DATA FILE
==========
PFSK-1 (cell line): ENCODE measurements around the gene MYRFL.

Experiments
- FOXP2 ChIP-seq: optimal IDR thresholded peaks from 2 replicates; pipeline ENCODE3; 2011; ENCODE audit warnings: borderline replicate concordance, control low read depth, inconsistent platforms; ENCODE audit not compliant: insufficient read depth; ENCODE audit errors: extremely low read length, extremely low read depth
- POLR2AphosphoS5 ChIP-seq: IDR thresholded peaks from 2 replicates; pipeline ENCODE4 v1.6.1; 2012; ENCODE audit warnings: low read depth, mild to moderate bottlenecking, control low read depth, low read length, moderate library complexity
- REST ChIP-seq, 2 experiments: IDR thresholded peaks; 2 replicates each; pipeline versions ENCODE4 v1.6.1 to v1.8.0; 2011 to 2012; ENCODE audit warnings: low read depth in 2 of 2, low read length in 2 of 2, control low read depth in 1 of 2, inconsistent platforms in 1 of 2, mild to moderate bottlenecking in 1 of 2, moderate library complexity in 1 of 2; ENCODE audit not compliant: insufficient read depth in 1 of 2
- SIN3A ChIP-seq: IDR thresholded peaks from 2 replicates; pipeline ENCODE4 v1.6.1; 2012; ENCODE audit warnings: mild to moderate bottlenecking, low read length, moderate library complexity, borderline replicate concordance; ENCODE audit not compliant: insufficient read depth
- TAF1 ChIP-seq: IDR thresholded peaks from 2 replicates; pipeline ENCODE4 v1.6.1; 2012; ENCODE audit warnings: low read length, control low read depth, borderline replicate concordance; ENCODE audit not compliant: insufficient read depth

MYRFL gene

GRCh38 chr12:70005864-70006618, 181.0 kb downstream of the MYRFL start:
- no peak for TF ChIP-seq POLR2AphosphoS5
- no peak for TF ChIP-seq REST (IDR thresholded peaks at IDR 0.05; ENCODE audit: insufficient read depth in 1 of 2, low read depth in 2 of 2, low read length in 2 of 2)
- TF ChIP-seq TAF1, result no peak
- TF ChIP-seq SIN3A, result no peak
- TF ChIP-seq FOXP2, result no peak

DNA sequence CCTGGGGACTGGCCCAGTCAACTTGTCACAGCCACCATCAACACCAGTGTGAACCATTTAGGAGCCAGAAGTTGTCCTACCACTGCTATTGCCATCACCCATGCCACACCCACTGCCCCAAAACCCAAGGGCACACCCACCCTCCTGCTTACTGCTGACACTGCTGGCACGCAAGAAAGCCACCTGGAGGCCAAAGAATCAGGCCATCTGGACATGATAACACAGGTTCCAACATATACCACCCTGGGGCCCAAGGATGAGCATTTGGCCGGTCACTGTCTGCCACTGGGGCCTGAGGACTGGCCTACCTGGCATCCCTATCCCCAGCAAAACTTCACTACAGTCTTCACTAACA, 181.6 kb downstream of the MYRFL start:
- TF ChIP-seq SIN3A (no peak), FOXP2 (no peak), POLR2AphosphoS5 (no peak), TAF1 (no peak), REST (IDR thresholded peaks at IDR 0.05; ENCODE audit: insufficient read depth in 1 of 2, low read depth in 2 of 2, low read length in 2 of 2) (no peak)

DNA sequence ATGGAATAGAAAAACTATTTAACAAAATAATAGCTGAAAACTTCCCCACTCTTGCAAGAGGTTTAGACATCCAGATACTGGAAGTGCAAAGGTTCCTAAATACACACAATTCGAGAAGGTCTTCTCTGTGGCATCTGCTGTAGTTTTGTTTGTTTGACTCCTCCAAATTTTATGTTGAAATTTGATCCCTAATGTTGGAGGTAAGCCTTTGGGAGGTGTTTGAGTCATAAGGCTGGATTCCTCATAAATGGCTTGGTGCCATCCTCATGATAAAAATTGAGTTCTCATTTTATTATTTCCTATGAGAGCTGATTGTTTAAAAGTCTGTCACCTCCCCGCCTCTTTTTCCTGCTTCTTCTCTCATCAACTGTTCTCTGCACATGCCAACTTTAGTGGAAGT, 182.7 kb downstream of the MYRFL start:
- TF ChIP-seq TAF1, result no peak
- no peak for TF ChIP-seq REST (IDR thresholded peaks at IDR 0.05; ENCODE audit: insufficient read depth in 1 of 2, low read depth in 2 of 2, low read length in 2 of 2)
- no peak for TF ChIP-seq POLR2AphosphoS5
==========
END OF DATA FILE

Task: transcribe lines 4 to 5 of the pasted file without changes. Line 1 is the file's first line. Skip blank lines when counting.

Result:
- POLR2AphosphoS5 ChIP-seq: IDR thresholded peaks from 2 replicates; pipeline ENCODE4 v1.6.1; 2012; ENCODE audit warnings: low read depth, mild to moderate bottlenecking, control low read depth, low read length, moderate library complexity
- REST ChIP-seq, 2 experiments: IDR thresholded peaks; 2 replicates each; pipeline versions ENCODE4 v1.6.1 to v1.8.0; 2011 to 2012; ENCODE audit warnings: low read depth in 2 of 2, low read length in 2 of 2, control low read depth in 1 of 2, inconsistent platforms in 1 of 2, mild to moderate bottlenecking in 1 of 2, moderate library complexity in 1 of 2; ENCODE audit not compliant: insufficient read depth in 1 of 2